You hear a lot about acceptance in recovery. The big book states, The result was nil until we let go absolutely, meaning until you’re able to accept this thing fully, you ain’t gonna stay sober. And even if you do stay sober, you’re probably not going to be very happy about it.
But the thing about acceptance is this: it isn’t a single moment in time. At least not for me. Some people—a lot of people—talk about having a moment, a “rock bottom,” where they sink as low as they possibly can and realize they simply can't go on. Call it a spiritual awakening. Call it a psychic change. In AA circles, it's called “the gift of desperation."
I had plenty of horrific, demoralizing moments that shocked me into a degree of acceptance: DUIs, blackouts, compromising situations, friends calling me out, family calling me out, putting my daughter in danger, putting me in danger. But I also still had a lot of outside things I could point to and say, Here. That. See? I can’t be that bad. I’ve always been relatively successful at work. I have a lot of friends. Family that loves me. I’m wanted in places. I have a car, a home, a beautiful daughter. I run, I teach yoga, my business card says I’m a Vice President. I present well.
So while there were many, many points when I accepted something had to change, I couldn’t seem to hold onto that acceptance. Why? Because it's sneaky. Because it's complicated. Because it requires changing your whole life. Because it's scary and lonely. Because it's really fucking hard to live in a world where drinking is everywhere. Because the very definition of the disease is a denial that you have a problem. Because it lied to me in my own voice.
How do we accept this when we still have things to lose? How do we hold on to that acceptance? How do we get from here to there?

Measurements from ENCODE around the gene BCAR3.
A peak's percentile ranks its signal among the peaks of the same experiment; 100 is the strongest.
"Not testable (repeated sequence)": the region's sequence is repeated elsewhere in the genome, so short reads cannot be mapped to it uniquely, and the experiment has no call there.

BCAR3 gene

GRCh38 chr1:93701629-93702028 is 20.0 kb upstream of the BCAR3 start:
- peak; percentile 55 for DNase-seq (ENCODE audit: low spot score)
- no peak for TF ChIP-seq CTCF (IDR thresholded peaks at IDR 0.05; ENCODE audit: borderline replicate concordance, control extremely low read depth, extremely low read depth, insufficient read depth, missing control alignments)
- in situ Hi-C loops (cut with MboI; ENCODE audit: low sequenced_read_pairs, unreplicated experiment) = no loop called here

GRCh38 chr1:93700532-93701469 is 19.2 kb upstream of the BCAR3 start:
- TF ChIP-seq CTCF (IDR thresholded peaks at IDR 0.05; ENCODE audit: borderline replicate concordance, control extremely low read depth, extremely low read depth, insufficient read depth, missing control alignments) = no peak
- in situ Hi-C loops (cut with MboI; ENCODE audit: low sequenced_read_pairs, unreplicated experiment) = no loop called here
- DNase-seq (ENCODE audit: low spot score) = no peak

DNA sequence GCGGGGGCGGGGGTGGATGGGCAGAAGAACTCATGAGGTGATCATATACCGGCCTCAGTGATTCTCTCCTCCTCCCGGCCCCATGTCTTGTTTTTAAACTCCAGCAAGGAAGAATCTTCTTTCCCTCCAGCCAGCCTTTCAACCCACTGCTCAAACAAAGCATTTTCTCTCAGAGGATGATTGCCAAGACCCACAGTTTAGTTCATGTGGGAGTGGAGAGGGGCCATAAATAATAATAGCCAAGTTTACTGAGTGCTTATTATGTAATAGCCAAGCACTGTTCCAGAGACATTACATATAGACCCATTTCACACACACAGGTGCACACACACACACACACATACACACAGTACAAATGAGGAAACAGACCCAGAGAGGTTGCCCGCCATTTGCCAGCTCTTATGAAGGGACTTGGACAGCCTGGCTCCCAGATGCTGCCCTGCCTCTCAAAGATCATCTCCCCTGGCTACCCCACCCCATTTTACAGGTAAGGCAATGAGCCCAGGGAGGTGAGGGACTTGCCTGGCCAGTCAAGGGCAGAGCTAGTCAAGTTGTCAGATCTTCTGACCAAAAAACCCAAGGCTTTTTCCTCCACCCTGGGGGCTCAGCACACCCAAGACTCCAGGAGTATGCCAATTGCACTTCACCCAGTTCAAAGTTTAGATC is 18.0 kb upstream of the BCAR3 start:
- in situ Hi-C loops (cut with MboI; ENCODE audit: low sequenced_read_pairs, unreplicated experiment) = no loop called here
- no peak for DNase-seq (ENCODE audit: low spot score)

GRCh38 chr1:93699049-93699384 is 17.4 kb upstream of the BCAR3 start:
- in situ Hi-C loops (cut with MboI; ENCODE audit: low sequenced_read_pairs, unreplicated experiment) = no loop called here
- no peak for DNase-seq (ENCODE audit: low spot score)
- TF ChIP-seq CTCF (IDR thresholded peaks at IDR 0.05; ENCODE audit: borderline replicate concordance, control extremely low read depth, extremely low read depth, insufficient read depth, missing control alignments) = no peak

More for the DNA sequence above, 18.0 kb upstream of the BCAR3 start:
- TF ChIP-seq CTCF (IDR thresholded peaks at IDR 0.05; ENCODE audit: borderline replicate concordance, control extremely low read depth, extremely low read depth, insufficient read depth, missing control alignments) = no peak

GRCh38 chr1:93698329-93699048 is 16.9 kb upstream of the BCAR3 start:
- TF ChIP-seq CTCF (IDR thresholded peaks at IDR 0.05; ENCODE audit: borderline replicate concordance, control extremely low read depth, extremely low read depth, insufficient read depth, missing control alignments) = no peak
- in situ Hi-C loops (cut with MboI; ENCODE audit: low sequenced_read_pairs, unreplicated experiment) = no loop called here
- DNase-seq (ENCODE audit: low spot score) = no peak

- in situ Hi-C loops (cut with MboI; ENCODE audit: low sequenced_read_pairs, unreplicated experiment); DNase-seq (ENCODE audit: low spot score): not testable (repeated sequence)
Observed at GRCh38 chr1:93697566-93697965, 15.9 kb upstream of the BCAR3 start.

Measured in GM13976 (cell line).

When I got home that night after the party, I wrote this down on a piece of paper:
Acceptance is a small, quiet room.
It’s a line from Cheryl Strayed’s incredible book, “Tiny Beautiful Things.”
“Acceptance is a small, quiet room and what I meant by that has everything to do with simplicity, with sitting in the ordinary place, with bearing witness to the plain facts of our life, with not just starting at the essential, but ending up there. Acceptance asks only that you embrace what’s true. Allow your acceptance of that to be a transformative experience. You do that by simply looking it square in the face and then moving on. You don’t have to move fast or far. You can go just an inch. You can mark your progress breath by breath.”
You can just go an inch. You can mark your progress breath by breath.
This notion has the same profound meaning as “one day at a time," which is the same as “start where you are,” which is the same as “push off from here,” which is the same as one of my most favorite lines from Annie Lamott: